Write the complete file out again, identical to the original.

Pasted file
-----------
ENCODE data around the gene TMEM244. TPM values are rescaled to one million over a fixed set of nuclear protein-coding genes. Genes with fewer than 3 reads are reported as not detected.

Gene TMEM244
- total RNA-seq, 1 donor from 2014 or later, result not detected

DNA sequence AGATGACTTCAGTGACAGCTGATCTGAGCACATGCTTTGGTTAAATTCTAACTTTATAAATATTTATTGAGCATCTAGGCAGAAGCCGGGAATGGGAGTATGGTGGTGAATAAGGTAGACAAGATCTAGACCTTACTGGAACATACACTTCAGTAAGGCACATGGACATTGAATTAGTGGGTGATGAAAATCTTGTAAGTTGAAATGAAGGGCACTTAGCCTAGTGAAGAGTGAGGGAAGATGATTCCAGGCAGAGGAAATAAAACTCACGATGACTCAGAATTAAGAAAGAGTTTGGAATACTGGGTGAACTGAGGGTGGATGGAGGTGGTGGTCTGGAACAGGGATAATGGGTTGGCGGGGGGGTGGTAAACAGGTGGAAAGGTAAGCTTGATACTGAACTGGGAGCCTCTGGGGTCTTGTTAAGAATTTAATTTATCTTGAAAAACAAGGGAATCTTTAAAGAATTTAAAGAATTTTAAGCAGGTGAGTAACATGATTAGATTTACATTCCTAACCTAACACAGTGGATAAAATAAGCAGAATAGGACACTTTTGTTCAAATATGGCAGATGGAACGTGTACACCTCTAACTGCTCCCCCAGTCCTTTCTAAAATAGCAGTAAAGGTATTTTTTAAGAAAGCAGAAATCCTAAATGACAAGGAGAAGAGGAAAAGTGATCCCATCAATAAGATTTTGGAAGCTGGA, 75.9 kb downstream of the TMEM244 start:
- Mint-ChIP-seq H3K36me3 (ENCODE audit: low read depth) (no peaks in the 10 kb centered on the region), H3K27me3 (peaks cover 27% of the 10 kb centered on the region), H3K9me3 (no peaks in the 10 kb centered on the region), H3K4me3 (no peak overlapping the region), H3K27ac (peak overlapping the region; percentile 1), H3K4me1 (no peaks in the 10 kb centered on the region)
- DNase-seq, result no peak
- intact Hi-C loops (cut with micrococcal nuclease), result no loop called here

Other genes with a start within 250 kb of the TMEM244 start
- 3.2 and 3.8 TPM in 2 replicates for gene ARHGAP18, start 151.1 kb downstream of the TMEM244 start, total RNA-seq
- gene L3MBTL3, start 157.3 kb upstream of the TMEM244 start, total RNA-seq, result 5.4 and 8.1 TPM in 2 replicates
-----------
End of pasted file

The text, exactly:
ENCODE data around the gene TMEM244. TPM values are rescaled to one million over a fixed set of nuclear protein-coding genes. Genes with fewer than 3 reads are reported as not detected.

Gene TMEM244
- total RNA-seq, 1 donor from 2014 or later, result not detected

DNA sequence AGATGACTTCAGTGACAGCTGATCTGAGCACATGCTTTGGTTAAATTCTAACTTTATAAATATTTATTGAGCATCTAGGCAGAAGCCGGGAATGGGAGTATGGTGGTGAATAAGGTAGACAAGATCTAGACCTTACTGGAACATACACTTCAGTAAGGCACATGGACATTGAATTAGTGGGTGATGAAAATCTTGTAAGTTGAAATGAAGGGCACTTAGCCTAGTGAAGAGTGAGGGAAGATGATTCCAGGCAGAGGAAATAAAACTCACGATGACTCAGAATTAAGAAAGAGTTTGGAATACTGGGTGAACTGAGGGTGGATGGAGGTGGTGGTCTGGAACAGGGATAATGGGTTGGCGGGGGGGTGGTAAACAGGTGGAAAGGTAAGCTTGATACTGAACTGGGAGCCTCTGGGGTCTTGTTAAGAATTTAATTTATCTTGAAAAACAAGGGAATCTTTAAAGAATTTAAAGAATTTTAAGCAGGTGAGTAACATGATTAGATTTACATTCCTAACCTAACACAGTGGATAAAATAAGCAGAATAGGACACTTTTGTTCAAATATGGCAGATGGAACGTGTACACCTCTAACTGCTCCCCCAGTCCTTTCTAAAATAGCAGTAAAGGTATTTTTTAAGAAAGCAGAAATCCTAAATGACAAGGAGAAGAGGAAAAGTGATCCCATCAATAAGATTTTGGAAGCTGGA, 75.9 kb downstream of the TMEM244 start:
- Mint-ChIP-seq H3K36me3 (ENCODE audit: low read depth) (no peaks in the 10 kb centered on the region), H3K27me3 (peaks cover 27% of the 10 kb centered on the region), H3K9me3 (no peaks in the 10 kb centered on the region), H3K4me3 (no peak overlapping the region), H3K27ac (peak overlapping the region; percentile 1), H3K4me1 (no peaks in the 10 kb centered on the region)
- DNase-seq, result no peak
- intact Hi-C loops (cut with micrococcal nuclease), result no loop called here

Other genes with a start within 250 kb of the TMEM244 start
- 3.2 and 3.8 TPM in 2 replicates for gene ARHGAP18, start 151.1 kb downstream of the TMEM244 start, total RNA-seq
- gene L3MBTL3, start 157.3 kb upstream of the TMEM244 start, total RNA-seq, result 5.4 and 8.1 TPM in 2 replicates